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I was curious about what the difference is between the two.

irb(main):001:0> require 'active_support/core_ext'
=> true
irb(main):002:0> 1.second.from_now == 1.seconds.from_now
=> false

They look the same to me

irb(main):003:0> p 1.second.from_now; p 1.seconds.from_now; nil
2013-06-14 17:50:28 +0530
2013-06-14 17:50:28 +0530
=> nil

And they both have the same class

irb(main):004:0> 1.second.from_now.class == 1.seconds.from_now.class
=> true
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2 Answers 2

up vote 9 down vote accepted

Time elapses between both calls, that's why they are different:

Time.now == Time.now
#=> false

Time#to_f reveals that they are fractions apart:

a, b = 1.second.from_now, 1.second.from_now
a.to_f  #=> 1371213500.506212
b.to_f  #=> 1371213500.5062568

The call to second / seconds is identical:

1.second == 1.seconds
#=> true
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Makes sense now. I guess printing the Time object truncates the fractional seconds. –  wenderen Jun 14 '13 at 12:42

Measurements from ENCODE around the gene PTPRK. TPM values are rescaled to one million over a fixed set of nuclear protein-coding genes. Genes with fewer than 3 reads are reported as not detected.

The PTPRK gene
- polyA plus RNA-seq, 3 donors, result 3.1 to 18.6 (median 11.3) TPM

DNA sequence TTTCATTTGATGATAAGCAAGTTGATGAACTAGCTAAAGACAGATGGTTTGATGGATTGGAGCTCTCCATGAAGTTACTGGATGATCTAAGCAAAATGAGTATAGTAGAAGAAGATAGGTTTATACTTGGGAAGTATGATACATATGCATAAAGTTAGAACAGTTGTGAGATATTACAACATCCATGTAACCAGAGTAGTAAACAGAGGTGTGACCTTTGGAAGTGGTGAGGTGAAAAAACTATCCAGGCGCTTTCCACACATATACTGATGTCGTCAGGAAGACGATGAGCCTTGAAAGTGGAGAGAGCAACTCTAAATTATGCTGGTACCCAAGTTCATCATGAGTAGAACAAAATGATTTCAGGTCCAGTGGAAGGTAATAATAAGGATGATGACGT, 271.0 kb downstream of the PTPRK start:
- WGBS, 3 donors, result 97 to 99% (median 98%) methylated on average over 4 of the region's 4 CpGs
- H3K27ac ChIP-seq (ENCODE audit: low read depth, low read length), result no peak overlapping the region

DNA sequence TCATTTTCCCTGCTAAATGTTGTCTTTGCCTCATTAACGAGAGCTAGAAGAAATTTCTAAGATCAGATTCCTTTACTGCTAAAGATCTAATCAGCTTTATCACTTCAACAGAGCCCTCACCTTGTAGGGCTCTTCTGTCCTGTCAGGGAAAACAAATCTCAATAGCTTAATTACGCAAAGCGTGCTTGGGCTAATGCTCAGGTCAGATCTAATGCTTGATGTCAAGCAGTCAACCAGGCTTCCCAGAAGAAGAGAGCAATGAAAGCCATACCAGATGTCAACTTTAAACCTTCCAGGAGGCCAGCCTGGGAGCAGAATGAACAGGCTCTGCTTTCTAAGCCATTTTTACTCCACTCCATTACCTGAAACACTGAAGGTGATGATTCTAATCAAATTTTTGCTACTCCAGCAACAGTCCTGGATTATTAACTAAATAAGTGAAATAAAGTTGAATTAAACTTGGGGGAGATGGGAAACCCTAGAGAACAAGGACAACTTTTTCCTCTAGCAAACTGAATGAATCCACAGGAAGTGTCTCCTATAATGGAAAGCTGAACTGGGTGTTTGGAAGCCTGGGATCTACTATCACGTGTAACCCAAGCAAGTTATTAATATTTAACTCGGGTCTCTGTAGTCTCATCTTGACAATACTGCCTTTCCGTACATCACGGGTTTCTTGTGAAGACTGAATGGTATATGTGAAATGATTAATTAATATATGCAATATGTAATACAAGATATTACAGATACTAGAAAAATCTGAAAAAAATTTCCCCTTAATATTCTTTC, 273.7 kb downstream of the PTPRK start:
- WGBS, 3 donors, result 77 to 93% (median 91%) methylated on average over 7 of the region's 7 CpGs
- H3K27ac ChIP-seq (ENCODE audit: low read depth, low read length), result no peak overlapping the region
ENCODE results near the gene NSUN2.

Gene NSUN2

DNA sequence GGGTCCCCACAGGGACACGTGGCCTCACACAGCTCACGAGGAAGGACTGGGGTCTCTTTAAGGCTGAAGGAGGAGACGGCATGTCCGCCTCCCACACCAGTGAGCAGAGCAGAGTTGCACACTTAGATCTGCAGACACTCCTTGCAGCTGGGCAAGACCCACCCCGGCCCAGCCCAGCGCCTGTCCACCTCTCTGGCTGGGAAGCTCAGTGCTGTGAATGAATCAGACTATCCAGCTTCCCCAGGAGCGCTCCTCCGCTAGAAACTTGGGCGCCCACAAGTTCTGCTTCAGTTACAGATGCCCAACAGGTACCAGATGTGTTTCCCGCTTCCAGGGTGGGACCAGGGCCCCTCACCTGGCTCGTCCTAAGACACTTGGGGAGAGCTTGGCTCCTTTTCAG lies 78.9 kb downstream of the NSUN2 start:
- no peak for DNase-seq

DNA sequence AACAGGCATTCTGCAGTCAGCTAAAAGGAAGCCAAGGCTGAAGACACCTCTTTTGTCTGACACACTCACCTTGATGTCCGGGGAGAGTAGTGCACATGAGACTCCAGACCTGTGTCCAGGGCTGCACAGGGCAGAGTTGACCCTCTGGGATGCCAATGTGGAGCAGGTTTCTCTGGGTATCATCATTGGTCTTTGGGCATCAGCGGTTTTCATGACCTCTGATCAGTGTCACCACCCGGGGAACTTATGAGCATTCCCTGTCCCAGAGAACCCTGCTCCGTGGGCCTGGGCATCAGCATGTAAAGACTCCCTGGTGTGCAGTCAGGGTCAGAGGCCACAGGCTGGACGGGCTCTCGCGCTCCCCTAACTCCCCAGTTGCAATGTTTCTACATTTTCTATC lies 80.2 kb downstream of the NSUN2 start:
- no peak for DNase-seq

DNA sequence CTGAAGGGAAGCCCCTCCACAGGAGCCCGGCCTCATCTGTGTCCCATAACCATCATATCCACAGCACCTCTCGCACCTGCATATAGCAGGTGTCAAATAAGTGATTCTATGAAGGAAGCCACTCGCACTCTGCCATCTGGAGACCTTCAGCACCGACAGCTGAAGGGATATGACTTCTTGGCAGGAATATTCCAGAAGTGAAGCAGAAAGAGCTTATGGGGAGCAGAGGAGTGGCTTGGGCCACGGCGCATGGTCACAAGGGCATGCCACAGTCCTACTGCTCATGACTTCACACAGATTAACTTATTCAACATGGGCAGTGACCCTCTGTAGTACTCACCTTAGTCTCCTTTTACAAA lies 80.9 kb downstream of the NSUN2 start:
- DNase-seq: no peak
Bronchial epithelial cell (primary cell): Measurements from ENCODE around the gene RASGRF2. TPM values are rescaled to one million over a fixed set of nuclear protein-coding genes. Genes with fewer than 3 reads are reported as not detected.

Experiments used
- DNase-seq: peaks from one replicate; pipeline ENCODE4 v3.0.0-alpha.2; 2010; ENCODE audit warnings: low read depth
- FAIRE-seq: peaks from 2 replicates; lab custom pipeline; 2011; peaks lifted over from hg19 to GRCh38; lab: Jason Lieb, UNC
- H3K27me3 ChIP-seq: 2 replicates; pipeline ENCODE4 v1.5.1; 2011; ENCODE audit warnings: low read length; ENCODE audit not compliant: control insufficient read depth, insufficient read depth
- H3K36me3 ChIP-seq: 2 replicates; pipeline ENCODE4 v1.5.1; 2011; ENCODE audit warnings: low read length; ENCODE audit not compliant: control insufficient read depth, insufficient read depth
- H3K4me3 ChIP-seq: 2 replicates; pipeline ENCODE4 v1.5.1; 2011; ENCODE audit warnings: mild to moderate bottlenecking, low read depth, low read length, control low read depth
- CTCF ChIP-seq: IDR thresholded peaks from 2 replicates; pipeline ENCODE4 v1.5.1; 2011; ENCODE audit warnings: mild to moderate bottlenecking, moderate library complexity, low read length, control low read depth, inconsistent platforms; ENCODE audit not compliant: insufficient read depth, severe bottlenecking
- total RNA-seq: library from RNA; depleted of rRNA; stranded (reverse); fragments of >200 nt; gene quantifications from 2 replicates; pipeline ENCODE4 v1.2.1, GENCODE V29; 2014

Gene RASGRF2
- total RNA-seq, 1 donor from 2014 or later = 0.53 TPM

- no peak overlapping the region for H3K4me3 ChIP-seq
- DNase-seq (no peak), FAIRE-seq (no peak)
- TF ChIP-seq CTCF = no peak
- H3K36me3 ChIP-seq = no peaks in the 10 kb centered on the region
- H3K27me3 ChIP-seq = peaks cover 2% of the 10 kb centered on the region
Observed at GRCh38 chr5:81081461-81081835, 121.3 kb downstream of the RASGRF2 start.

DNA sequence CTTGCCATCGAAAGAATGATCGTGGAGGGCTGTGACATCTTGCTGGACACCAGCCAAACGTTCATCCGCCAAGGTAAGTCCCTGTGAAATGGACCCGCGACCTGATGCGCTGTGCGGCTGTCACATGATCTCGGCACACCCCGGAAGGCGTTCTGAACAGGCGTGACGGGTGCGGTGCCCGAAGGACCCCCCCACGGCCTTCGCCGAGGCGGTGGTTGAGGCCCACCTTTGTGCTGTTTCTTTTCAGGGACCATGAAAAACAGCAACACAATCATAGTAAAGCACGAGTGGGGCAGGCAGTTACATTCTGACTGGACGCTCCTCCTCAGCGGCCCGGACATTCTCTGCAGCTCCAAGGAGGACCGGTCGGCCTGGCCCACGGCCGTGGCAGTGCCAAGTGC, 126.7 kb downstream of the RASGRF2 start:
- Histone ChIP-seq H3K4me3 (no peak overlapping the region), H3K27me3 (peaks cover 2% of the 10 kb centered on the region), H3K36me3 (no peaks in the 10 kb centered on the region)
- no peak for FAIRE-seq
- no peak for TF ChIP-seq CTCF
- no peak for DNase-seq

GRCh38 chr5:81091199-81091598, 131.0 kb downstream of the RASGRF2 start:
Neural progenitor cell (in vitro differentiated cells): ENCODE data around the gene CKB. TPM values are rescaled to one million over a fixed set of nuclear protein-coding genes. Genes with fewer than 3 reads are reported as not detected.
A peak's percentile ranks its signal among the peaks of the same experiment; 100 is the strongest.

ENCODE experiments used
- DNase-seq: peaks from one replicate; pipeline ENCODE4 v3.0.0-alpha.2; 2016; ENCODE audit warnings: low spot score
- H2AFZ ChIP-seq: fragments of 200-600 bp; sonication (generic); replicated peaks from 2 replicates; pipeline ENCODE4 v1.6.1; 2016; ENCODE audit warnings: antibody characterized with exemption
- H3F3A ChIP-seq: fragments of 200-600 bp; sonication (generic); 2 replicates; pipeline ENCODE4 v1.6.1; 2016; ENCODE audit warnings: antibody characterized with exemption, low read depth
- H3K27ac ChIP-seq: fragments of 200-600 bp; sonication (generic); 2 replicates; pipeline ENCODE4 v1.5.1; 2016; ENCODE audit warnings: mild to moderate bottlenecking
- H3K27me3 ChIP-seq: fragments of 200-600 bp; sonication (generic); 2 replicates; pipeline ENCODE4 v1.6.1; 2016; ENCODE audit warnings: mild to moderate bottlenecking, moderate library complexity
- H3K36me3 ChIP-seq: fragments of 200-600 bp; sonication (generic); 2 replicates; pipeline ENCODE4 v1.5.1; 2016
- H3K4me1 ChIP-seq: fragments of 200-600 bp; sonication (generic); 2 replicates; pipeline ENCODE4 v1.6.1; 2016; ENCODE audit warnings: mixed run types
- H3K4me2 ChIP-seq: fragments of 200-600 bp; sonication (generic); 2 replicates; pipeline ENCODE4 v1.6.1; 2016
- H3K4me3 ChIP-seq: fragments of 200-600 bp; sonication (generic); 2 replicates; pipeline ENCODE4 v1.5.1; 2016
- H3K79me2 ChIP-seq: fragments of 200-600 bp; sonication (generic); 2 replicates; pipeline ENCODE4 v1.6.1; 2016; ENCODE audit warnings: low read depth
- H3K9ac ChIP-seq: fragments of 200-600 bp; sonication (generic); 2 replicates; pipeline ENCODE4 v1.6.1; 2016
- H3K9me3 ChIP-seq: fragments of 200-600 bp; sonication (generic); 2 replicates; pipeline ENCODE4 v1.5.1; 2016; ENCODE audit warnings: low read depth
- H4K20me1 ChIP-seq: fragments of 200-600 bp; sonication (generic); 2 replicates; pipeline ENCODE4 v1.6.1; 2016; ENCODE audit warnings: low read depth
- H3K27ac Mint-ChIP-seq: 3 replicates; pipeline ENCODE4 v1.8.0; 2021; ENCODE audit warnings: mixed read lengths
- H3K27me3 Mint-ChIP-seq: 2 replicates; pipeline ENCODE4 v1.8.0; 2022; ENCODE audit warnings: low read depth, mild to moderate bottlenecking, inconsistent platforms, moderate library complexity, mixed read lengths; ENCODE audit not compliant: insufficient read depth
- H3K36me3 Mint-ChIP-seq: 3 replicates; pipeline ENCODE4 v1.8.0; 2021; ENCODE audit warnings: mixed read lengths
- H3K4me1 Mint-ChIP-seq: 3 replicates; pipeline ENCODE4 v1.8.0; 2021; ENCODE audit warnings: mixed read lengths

Just updated my answer. –  Stefan Jun 14 '13 at 12:42

1.second is an alias for 1.seconds, just to make your code more readable I guess. You can see it in the Numeric class in the Rails source.

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Thanks. But then why are the two calls to from_now not equal under the == operator? I tried def f; 1; end; alias :g :f; g == f and it returns true. Am I missing something? –  wenderen Jun 14 '13 at 12:34
1  
Because "now" now is not the same "now" as now was then :-D –  Jörg W Mittag Jun 14 '13 at 13:26

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